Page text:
Uranium policy threatens climate credibility

The gulf between the Queensland and Federal Governments over uranium mining was in danger of threatening Australia’s credibility as a climate change policy leader, Queensland Resources council chief executive Michael Roche said.

The gulf between the Queensland and Federal Governments over uranium mining was in danger of threatening Australia’s credibility as a climate change policy leader, Queensland Resources council chief executive Michael Roche has said.

Roche’s comments followed Queensland Mines and Energy Minister Geoff Wilson’s questioning of the ‘independence’ of a Deloitte Insight Economics report into the outlook for uranium mining in Australia.

“The Minister is 100% correct in saying that it was commissioned by the Australian Uranium Association,” Roche said.

“It is also 100% correct that the report was publicly welcomed and launched by his Federal counterpart, the Minister for Resources and Energy, Martin Ferguson.”

In welcoming the release of what he described as ‘valuable research’ on 16 May 2008, Ferguson also emphasised the strength of the Rudd Government’s conditions surrounding the mining and export of Australian uranium including:

“Australian uranium will only ever be used for peaceful purposes and we have a robust safeguards system to ensure this is the case

“We will also ensure our uranium mines are subject to the highest environmental and safety standards, based on world’s best practice and we will work to strengthen occupational health and safety requirements for uranium workers.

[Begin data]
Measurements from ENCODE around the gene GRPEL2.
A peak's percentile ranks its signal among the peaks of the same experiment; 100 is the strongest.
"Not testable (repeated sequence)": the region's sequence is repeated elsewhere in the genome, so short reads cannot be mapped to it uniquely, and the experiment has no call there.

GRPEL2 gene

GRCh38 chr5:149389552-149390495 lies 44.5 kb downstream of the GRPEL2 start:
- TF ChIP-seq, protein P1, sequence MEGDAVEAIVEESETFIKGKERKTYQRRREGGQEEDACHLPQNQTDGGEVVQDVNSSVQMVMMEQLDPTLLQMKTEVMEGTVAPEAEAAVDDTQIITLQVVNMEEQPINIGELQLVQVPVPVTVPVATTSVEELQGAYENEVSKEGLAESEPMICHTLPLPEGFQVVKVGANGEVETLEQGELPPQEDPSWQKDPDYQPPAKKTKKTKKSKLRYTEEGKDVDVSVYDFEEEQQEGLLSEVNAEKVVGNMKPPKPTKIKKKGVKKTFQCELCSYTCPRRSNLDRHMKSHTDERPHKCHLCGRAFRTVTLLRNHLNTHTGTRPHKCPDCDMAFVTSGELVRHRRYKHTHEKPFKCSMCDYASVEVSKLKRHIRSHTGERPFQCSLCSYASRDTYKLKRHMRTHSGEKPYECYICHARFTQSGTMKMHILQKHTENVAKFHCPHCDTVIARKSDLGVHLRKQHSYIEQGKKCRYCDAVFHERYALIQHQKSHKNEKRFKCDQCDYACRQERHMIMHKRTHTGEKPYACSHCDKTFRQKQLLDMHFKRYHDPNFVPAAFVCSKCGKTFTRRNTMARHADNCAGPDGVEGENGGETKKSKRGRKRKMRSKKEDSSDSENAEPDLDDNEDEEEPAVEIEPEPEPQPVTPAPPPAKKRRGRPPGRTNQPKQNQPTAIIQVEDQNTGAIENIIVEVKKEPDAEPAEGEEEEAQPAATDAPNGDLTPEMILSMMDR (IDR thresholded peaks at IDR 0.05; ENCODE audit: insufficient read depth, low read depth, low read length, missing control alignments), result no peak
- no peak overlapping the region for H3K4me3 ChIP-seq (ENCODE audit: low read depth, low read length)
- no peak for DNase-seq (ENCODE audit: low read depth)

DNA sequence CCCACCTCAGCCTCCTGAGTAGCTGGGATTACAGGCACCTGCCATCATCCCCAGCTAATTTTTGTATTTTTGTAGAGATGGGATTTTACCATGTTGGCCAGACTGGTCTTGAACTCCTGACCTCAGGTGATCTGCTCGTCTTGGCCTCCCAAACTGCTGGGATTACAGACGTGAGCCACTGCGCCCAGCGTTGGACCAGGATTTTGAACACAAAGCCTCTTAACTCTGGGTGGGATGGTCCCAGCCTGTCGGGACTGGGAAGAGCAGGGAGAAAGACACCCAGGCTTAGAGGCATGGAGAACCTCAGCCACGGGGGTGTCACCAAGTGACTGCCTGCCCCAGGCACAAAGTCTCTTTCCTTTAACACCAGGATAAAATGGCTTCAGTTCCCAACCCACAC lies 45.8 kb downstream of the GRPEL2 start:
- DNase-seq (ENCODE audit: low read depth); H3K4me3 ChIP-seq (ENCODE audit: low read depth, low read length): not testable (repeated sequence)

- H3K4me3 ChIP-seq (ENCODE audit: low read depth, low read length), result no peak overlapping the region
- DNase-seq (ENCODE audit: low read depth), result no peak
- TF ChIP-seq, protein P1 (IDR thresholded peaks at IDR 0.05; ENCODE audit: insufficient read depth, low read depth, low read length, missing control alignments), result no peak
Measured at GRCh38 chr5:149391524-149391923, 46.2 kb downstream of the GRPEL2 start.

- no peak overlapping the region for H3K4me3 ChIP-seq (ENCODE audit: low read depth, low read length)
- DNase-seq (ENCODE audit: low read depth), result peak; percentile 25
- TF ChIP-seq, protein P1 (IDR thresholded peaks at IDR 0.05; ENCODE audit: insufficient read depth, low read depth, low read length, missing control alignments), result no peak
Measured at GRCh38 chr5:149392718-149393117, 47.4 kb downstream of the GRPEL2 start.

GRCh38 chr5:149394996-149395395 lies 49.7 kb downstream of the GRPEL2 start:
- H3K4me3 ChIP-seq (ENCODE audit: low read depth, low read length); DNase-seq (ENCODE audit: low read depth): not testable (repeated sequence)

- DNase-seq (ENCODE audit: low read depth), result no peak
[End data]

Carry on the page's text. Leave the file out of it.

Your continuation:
“We will ensure the Australian community — particularly the indigenous community — receive their fair share of the economic and social benefits which arise from this sector’s growth

“We are serious about these goals which is why we have committed $10.6 million over four years in the Budget to underpin these goals, and why we are continuing to implement the Uranium Industry Framework (UIF).”

Roche said Ferguson’s endorsement of the important contribution the uranium industry can make to underpin Australia’s future economic prosperity and to support global efforts to address climate change was echoed in the findings of a QRC Resource Report on Queensland uranium released earlier this week.

“As well as underwriting a multi-billion dollar investment and jobs expansion in the north and north west of the state, it’s estimated that Queensland uranium exported for nuclear power generation could in 2030 alone, avoid the annual production of some 120 million tonnes of carbon dioxide,” he said.

“That 120 million tonnes is equivalent to around 70% of Queensland’s 2006 greenhouse gas emissions, as reported last week in the official greenhouse inventory.

“The Queensland Government’s reportedly ‘unwavering’ opposition to uranium mining would appear to be on the grounds rejected by the Federal Labor Government and the Federal Labor Party president, Premier Mike Rann.

“While South Australia and the Northern Territory have been given the go-ahead to embrace the uranium mining and export opportunities presented by a global surge in nuclear power production, Queensland has been left at the gate, weighed down by ideological baggage from another era.”

Roche said the QRC and member companies proving up the state’s world class uranium deposits would continue their leadership role in informing Queenslanders about uranium mining and the contributions it could make from economic, social and environmental perspectives.

QRC

07 3295 9560

lynleyp@qrc.org.au

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